"Everything is possible to him who believes." Mark 9:23

Monday, November 12, 2012

Don't forget about relationships.

We have finally finished the Katie Paine book, Measure What Matters. I am so glad that we are done with this book and I look forward to taking the quiz on it so that we are officially done with it. These last two chapters were very similar. The chapters talked about nonprofits and higher education. In the nonprofit chapter, on of the topics was "not measuring is not an option." This stood out to me because this entire book was about measurement, so why would not measuring even be an option? Anyways, Paine lists three reasons why measurement and accountability have become more important.
  1. Social Media. Social media has brought about new ways of researching community stakeholders. You have to have measurement in order to find what is most effective.
  2. Metrics. Nonprofits need to start acting like for-profits in terms of measurement. There is a greater competition among nonprofits and having effective metrics to measure with. With a greater form of metrics, measuring will keep you competitive.
  3. Accountability. Accountability is a huge trait that people are paying more attention to. There is an increase in demand for detailed evaluations of programs and initiatives that will cause an organization to be viewed as accountable or not.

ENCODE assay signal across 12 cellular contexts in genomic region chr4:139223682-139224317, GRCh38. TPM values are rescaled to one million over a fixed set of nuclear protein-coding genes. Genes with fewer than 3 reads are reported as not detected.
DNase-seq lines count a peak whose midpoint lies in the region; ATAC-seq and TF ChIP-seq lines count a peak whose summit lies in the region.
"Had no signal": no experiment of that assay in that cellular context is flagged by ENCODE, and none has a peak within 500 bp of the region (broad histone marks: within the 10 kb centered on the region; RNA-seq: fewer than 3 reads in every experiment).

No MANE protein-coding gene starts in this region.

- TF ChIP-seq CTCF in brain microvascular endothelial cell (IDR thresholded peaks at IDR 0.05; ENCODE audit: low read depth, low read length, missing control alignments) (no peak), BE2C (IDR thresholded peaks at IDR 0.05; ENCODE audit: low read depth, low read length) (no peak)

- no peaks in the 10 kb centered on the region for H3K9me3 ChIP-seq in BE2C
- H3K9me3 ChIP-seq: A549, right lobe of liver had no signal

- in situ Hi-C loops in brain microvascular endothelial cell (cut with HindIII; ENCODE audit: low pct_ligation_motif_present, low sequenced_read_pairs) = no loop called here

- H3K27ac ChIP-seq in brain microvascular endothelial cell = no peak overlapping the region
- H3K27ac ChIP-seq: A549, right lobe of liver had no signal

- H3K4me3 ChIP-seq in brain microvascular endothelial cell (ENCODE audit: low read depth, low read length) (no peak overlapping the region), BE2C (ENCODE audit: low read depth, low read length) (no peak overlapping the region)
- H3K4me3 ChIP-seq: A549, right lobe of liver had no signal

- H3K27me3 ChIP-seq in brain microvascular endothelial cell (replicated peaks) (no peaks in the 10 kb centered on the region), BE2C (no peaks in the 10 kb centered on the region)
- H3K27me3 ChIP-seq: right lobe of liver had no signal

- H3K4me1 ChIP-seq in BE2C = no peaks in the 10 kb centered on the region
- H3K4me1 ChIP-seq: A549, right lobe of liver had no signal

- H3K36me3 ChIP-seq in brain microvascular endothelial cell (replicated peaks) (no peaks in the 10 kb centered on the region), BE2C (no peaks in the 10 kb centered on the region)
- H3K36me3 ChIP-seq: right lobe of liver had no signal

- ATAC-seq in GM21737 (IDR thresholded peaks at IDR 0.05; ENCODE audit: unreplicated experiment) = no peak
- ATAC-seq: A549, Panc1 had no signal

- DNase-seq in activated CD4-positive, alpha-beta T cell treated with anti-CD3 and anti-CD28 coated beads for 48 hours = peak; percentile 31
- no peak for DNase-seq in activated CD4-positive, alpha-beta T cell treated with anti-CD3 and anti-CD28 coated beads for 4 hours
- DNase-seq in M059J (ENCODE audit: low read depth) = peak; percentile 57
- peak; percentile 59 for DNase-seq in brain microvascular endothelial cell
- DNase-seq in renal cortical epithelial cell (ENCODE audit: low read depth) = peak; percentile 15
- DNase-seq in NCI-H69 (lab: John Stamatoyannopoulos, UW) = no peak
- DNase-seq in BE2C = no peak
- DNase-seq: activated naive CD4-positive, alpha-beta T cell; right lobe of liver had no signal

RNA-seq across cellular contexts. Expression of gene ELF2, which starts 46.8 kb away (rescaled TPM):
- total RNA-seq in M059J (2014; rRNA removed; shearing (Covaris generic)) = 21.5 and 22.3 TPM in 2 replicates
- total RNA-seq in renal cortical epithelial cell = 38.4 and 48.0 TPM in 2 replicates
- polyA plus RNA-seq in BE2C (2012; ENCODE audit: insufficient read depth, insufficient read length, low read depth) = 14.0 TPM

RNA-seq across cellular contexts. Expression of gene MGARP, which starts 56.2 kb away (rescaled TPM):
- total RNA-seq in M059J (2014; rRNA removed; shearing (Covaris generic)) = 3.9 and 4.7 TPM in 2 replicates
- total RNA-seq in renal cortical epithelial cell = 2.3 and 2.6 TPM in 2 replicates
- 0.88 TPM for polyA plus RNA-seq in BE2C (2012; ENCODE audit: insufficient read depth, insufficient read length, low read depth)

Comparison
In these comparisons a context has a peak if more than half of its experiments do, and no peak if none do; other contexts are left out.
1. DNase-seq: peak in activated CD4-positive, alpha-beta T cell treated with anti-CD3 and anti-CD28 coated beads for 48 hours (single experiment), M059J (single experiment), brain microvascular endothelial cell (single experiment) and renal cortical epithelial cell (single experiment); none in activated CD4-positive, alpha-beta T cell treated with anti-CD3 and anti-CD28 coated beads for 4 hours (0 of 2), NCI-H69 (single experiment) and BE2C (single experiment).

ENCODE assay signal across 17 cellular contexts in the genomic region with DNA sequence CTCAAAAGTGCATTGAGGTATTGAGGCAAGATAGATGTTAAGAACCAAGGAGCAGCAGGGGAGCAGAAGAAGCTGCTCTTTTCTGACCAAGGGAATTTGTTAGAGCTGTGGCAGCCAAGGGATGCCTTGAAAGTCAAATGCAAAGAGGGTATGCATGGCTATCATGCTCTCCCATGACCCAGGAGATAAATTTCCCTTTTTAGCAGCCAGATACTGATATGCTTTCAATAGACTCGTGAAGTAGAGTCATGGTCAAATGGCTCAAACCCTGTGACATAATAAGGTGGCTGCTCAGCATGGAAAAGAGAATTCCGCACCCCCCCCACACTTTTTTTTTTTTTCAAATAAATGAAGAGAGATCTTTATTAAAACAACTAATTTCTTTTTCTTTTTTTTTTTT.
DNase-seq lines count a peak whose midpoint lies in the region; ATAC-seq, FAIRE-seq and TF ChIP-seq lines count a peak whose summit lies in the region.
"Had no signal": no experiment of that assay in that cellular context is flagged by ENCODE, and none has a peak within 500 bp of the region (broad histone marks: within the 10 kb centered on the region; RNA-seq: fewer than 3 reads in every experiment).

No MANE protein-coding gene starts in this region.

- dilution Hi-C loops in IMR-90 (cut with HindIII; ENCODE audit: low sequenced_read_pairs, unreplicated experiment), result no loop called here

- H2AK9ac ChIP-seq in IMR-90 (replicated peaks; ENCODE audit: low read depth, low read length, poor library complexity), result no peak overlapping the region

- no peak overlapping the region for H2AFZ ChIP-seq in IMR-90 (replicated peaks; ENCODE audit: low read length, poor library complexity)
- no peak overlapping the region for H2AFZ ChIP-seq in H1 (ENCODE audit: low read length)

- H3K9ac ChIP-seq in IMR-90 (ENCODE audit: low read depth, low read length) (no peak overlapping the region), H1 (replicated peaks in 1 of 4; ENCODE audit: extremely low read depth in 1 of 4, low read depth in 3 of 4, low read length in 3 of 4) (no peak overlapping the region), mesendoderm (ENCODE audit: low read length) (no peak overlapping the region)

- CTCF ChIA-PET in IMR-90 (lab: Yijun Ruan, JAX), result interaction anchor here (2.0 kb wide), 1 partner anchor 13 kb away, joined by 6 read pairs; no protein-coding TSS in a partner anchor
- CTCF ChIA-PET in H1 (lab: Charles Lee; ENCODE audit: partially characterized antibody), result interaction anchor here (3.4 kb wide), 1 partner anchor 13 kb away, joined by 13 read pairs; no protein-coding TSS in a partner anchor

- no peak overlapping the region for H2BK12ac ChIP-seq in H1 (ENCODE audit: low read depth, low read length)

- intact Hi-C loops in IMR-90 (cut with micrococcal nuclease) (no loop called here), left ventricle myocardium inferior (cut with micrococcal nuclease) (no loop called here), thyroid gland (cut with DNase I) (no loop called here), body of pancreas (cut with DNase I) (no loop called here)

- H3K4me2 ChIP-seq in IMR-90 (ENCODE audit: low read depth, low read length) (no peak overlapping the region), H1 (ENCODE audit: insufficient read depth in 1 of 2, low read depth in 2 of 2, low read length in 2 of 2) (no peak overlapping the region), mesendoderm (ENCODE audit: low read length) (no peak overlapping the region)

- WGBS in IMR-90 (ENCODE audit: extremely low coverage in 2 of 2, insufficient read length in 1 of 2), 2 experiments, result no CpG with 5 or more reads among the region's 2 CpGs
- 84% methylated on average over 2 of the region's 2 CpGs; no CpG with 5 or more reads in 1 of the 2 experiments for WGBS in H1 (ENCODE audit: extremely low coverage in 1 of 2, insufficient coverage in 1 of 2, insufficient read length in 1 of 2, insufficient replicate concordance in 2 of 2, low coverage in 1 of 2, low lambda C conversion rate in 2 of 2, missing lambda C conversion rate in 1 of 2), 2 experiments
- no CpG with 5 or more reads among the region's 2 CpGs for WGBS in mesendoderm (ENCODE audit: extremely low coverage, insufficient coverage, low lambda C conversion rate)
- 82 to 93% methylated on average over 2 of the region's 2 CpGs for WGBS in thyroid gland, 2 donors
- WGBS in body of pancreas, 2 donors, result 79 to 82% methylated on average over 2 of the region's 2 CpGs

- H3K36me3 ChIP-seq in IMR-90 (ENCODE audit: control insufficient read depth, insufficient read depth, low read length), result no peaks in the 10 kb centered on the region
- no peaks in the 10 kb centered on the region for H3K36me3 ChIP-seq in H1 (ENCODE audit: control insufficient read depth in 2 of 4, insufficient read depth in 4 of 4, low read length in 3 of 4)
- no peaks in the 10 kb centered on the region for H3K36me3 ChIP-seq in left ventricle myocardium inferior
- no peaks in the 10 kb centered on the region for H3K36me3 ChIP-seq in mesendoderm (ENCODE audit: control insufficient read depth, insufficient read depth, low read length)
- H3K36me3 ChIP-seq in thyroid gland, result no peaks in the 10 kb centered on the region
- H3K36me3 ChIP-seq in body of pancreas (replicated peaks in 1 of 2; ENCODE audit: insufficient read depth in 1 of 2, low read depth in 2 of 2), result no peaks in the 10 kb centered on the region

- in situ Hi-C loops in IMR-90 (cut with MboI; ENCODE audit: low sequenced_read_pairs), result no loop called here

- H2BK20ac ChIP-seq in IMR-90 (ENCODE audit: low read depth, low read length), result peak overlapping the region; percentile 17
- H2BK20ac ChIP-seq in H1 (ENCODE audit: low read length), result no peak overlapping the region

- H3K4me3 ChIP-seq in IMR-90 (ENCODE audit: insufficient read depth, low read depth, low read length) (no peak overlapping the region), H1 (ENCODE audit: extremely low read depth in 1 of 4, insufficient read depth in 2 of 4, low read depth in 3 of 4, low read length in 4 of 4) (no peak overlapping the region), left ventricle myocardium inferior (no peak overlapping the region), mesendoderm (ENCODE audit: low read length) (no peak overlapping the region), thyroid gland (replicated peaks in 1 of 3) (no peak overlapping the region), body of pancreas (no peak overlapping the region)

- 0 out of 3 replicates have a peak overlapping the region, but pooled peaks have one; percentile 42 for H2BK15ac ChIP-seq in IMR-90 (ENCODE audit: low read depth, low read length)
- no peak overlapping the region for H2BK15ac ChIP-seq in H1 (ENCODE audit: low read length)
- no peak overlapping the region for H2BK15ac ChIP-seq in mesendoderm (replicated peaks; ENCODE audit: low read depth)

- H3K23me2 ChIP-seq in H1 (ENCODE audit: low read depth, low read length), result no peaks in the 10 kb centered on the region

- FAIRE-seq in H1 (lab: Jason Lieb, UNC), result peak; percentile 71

I believe that these are all true when looking at why measuring social media is important. I also believe that one more should be added, relationships. Without those key relationships with stakeholders, trustees, business and other important relationships, a nonprofit organization can struggle. Relationships can be measured and they need to be constantly analyzed. An organization should always be aware of who their target audience is and what their needs are. Nonprofit or for-profit, relationships are important. Building lasting relationships will assist in all three of the reasons listed above. There is a perception about measurement success that states that only "the biggest nonprofits can afford the money and person-power to really evaluate results." This is no longer true, especially with the help of social media and relationships.

No comments:

Post a Comment